Wednesday, September 16, 2009

New study favors fortified formula?

When I read the headline of this news article, I was completely taken aback: "New evidence favors fortified baby formula." Huh? There is now evidence that infant formula that's fortified with DHA/ARA from algae is now favored over breast milk? Says who?

Well, the newspaper article title is a bit misleading, but so says a group of doctors who tested 202 9-month-old babies on their ability to perform a series of problem-solving tests. According to the study, which is published in the current issue of the journal Child Development, 51% of the babies who were on fortified formula from birth successfully completed the 3 tests, compared with only 29% who got regular formula without the added DHA/ARA.

Some babies in the study had been breastfed and those who were weaned from breast milk to formula when they were 4 to 6 months did equally well on all of the tests whether they got the fortified formula or not. According to the researchers, the take away is that perhaps these babies didn't receive the enhanced formula long enough for it to make a difference. But maybe the real reason is that they'd already gotten the benefits of the breast milk!

Now this study is all kinds of flawed. As Arwyn from Raising My Boychick noted on Twitter, if the study had noted the level of nutrition of the mothers of the breastfed babies and if formula company money wasn't involved, maybe it would be worth paying attention to. Yes, that's right, all of the formula used in the study was "donated" by Mead Johnson, makers of Enfamil. Wasn't that nice of them? In addition to donating the formula, Mead Johnson also paid two of the doctors (Hoffman & Birch) involved for subsequent studies. Dr. Hoffman has also received consultant fees from Mead Johnson to provide educational seminars for pediatricians. Let me guess, Dr. Hoffman recommends Enfamil!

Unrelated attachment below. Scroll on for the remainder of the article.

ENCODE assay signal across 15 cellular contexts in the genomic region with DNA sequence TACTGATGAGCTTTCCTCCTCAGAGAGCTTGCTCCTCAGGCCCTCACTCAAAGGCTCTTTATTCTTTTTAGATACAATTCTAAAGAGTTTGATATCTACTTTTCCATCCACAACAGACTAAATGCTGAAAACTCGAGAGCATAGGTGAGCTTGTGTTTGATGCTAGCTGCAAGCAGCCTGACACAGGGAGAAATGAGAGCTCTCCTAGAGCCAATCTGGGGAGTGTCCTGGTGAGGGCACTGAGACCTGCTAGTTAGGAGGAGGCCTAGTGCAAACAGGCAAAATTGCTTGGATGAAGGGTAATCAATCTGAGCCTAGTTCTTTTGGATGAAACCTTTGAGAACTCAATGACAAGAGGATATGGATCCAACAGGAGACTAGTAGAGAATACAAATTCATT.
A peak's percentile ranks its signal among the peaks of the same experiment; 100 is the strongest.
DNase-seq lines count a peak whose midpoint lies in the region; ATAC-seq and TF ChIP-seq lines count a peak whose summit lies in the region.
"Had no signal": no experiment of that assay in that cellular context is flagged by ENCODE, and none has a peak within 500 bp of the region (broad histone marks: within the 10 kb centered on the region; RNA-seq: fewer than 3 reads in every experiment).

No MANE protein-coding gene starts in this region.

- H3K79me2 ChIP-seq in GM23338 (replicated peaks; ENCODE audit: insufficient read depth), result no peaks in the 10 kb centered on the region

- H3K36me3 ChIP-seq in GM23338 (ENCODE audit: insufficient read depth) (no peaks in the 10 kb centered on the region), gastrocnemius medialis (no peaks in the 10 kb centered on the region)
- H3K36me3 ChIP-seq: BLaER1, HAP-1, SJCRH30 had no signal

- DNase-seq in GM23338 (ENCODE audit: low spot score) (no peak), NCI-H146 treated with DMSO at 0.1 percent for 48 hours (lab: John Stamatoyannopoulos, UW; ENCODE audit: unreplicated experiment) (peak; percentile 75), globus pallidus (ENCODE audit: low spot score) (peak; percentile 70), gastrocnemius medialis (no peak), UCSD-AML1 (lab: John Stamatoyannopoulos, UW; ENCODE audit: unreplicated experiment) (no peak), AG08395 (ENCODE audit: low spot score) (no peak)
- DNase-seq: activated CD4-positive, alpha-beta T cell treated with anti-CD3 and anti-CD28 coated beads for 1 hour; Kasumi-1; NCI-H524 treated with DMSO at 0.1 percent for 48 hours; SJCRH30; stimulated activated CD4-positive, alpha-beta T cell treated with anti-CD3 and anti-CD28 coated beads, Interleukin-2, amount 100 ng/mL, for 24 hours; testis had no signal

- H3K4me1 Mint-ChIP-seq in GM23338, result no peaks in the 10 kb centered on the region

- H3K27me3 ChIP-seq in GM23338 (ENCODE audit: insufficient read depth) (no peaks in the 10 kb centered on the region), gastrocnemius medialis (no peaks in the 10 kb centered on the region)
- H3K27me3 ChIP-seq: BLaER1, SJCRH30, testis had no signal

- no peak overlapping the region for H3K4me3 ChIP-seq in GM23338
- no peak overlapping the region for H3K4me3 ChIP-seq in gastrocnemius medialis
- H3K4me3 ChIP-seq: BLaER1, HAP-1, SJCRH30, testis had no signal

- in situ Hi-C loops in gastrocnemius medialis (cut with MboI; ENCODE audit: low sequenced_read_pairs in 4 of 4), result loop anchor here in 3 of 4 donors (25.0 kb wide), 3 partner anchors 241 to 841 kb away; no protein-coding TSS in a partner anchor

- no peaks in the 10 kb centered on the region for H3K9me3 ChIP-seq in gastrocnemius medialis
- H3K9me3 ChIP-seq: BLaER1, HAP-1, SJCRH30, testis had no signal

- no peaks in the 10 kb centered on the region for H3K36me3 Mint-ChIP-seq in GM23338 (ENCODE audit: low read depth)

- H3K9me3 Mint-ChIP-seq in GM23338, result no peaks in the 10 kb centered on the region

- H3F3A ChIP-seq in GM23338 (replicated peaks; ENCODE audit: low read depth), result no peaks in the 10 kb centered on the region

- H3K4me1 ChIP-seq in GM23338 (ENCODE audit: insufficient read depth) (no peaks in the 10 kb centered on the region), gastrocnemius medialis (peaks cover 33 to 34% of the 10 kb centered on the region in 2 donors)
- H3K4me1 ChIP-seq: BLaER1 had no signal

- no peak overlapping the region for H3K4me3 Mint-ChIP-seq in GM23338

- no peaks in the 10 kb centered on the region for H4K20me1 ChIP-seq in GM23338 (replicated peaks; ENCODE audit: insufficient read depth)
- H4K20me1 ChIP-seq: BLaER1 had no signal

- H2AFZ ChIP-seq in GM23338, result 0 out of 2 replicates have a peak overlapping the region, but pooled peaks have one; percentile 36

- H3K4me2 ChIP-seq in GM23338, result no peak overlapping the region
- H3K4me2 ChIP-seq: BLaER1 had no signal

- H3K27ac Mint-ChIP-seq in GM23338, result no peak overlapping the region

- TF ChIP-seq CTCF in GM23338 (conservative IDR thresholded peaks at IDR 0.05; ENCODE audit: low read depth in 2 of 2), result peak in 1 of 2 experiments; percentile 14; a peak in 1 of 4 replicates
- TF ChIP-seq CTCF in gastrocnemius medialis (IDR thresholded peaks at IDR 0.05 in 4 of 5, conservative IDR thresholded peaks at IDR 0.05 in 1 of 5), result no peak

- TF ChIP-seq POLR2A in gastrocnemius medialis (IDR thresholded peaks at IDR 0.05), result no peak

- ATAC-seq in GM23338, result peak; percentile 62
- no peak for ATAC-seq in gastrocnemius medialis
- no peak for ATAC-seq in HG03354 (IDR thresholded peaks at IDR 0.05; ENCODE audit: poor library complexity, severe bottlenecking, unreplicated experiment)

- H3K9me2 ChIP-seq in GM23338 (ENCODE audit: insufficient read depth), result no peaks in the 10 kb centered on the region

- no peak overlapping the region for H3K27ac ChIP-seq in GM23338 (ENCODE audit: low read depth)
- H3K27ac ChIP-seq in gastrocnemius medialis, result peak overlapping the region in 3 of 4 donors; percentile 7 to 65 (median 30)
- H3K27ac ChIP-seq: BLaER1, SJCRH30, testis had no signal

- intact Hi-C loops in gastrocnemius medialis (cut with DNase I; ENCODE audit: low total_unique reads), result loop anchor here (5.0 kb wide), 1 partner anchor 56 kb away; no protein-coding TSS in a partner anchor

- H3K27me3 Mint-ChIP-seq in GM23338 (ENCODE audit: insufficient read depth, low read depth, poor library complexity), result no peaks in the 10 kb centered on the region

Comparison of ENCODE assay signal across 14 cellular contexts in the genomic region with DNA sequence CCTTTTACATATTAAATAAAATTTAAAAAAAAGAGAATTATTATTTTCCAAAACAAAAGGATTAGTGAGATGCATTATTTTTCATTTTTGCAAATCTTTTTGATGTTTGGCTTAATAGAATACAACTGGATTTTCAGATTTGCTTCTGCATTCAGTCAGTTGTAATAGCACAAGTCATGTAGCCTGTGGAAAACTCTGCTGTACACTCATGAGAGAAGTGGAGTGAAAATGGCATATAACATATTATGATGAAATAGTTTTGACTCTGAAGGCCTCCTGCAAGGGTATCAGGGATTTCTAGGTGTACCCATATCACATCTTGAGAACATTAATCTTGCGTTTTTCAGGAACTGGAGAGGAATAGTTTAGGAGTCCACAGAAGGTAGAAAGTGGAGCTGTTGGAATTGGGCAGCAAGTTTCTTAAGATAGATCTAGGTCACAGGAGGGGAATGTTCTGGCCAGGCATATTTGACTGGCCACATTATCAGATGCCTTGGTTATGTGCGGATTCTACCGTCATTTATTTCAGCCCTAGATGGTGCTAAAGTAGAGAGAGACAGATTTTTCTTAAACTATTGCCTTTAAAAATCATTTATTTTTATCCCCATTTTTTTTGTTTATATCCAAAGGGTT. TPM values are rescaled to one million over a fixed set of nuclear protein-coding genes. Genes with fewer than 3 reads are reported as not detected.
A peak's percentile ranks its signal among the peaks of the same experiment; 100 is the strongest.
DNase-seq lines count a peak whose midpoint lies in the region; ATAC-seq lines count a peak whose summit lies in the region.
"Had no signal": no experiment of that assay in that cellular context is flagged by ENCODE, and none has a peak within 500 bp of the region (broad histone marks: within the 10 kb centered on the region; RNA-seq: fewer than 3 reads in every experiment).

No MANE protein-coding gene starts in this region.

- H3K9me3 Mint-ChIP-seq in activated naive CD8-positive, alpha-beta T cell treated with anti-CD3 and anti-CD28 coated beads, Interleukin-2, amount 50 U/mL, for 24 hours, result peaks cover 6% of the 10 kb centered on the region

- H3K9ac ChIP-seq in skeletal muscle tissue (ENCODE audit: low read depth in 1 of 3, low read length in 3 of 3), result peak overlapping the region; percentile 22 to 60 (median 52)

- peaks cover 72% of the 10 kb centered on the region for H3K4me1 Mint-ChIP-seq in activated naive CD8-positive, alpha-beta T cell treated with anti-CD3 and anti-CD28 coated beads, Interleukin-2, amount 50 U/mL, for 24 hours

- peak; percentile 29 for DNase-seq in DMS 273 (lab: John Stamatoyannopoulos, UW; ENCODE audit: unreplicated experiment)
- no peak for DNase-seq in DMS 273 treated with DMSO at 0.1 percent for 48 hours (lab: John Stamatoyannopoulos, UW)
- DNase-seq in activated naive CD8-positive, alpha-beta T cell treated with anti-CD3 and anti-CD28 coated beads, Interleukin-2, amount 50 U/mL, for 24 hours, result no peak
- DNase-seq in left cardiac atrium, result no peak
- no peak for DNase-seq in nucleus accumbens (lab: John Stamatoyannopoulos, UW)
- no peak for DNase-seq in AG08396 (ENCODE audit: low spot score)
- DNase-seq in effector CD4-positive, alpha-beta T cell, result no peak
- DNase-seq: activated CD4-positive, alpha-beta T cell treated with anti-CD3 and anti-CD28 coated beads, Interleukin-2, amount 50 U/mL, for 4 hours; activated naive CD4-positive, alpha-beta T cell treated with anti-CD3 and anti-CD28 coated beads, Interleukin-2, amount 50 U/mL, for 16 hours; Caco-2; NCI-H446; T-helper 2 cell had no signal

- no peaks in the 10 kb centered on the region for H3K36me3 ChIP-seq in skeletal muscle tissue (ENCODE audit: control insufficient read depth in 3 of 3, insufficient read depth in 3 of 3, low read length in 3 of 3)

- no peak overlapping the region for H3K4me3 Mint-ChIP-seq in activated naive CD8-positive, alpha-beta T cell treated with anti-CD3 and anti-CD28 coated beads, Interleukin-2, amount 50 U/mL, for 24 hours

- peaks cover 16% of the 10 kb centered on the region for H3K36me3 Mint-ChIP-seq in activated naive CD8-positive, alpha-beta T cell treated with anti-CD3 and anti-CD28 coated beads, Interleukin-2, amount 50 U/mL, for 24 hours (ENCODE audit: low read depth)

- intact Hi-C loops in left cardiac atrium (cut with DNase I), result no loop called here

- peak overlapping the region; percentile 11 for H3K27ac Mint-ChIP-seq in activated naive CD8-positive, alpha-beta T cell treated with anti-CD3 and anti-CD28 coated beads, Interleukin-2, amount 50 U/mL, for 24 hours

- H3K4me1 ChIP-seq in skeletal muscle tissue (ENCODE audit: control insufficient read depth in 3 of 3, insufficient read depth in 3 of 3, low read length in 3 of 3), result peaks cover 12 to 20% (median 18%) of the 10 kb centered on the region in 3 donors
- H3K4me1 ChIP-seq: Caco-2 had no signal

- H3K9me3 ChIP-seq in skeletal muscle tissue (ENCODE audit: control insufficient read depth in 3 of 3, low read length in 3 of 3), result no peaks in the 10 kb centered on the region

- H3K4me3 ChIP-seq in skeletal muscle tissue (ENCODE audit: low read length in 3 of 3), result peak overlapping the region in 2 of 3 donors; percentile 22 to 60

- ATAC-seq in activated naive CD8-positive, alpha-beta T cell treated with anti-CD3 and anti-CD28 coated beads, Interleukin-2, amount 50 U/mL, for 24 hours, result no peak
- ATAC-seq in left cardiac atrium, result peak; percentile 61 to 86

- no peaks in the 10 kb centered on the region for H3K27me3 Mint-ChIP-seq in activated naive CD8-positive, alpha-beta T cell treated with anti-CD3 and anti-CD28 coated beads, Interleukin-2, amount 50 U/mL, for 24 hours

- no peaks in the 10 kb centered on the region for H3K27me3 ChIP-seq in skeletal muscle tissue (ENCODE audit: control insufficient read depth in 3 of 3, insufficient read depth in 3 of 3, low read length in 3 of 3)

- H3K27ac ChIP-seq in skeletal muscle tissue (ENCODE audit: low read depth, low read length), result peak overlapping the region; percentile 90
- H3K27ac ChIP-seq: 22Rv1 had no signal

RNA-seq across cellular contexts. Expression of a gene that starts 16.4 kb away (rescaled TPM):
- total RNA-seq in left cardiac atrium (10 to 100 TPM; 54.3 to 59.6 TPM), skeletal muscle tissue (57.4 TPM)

These types of studies really frustrate me because the science is flawed and then you get headlines that scream "formula is better than breast milk!" and many people believe it. How many people who read this article will take the time to look up the abstract of the journal article where the study was published and realize this whole thing is just another marketing tactic by the formula companies. The sad part is that a lot of new parents will fall for this ploy. As Barbara Moore, president and CEO of Shape Up America!, told in an e-mail, "This is a disturbing new development....Now parents will be encouraged to forgo breastfeeding--which is optimal for both mothers and babies--in favor of a hyped up infant formula."

And let's not forget there are some dangers associated with feeding babies formula that has been fortified with DHA/ARA, including gastrointestinal upset, jaundice, apnea and even death. For a great report on these enhanced formulas, please take the time to read Cornucopia's research in "Replacing Mother: Imitating Human Breast Milk in the Lab." Are these added ingredients safe, risky, or a benign marketing gimmick to sell more formula? Do your due diligence to decide, but please don't let Mead Johnson do it for you.

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